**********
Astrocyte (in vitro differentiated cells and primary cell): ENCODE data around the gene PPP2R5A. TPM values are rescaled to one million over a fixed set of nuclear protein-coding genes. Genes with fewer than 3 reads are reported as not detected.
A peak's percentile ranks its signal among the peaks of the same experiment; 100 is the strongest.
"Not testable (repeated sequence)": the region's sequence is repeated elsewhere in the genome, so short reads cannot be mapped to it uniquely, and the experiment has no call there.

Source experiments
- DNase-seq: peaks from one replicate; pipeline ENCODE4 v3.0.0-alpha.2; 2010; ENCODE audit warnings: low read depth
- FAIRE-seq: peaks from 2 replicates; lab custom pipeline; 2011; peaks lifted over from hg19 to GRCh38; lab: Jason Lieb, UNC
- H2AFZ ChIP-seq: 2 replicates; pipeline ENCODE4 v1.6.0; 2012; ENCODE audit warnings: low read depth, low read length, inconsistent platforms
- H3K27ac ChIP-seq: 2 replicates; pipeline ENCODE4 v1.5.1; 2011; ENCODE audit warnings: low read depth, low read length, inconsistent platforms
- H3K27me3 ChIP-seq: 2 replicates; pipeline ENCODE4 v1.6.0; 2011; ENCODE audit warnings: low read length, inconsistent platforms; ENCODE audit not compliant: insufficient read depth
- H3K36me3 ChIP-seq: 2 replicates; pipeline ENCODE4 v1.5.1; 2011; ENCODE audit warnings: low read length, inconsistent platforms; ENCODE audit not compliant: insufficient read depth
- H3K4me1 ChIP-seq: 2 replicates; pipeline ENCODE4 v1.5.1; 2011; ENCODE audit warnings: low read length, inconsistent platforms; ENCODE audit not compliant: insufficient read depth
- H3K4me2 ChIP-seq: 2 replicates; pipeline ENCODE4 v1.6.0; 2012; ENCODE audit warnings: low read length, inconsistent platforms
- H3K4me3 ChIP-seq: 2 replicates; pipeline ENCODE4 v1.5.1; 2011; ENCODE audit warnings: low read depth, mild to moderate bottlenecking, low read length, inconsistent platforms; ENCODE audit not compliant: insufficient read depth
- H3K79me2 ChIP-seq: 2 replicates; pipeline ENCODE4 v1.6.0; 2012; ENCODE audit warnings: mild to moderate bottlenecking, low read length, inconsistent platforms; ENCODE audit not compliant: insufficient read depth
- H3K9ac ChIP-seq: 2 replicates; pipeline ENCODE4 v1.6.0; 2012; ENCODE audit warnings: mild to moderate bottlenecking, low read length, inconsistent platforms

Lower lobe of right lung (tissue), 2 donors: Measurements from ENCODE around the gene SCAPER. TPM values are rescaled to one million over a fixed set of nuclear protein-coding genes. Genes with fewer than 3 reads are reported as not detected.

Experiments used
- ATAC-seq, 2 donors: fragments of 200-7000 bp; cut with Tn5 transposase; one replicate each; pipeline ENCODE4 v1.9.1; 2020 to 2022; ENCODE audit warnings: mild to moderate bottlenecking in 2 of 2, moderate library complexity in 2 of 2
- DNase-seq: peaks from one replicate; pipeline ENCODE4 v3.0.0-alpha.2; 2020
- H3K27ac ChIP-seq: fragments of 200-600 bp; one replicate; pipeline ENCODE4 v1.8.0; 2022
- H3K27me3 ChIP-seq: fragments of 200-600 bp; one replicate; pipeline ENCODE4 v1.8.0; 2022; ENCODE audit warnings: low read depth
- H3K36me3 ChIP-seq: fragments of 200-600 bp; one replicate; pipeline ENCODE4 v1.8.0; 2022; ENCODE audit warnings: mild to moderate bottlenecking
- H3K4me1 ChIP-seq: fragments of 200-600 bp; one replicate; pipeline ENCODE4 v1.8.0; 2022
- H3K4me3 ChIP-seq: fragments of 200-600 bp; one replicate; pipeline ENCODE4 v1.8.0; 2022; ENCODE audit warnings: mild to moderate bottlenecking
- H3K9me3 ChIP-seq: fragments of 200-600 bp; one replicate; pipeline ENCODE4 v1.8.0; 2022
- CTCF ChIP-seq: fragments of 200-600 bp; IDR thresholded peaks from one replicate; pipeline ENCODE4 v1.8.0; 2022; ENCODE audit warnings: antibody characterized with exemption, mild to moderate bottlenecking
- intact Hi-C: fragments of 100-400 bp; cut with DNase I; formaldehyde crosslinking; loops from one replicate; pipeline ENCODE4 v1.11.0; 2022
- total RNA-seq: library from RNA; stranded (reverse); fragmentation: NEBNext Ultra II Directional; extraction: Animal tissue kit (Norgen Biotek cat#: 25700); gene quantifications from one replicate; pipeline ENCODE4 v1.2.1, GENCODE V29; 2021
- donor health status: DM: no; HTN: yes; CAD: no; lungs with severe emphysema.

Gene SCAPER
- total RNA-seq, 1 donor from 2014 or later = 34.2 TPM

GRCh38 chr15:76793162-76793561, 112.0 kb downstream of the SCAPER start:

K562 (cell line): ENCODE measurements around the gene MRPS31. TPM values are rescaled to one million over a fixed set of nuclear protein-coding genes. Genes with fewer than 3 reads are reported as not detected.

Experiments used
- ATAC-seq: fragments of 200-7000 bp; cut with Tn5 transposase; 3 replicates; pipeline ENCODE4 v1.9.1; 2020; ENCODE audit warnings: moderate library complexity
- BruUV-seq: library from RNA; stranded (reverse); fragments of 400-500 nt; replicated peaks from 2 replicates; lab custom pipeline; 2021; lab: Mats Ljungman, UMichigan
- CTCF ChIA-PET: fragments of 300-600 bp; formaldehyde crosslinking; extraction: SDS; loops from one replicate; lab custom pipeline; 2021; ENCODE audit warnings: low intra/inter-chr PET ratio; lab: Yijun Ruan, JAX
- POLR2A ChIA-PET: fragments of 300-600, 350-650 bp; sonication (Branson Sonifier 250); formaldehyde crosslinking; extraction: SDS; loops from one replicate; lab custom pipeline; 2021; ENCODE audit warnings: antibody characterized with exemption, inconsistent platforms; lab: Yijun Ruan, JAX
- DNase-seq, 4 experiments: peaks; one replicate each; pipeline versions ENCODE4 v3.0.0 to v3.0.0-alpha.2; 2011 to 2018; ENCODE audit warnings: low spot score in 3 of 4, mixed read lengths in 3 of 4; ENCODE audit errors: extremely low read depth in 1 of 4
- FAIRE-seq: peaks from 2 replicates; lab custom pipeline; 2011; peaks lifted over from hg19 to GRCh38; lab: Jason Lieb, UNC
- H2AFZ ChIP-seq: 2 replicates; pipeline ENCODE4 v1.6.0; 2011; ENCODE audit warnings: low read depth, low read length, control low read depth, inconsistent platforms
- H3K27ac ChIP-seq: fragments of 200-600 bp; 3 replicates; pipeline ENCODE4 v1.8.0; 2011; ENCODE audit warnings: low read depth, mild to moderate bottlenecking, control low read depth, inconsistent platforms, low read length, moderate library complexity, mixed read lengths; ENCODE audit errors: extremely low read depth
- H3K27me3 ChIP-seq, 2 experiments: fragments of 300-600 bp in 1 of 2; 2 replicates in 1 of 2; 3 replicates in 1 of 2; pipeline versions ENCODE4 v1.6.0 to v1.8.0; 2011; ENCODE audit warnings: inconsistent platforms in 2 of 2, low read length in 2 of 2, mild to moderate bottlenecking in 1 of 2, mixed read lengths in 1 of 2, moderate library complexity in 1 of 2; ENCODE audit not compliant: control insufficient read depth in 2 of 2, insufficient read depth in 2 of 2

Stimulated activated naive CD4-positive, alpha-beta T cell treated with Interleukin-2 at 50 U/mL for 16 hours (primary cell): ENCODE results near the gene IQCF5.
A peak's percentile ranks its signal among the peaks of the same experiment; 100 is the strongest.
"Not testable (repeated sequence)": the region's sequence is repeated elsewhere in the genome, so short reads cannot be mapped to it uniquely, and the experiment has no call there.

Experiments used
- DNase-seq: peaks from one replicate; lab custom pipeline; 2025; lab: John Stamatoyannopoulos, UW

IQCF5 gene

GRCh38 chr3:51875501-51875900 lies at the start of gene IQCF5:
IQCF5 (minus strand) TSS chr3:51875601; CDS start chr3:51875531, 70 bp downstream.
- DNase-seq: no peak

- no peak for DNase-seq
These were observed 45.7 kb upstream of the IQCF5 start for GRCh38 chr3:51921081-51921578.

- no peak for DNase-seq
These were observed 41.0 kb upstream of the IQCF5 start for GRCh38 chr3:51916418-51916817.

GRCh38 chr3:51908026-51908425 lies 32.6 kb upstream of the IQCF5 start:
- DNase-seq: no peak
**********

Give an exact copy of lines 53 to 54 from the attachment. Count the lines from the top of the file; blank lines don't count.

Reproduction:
- no peak for DNase-seq
These were observed 45.7 kb upstream of the IQCF5 start for GRCh38 chr3:51921081-51921578.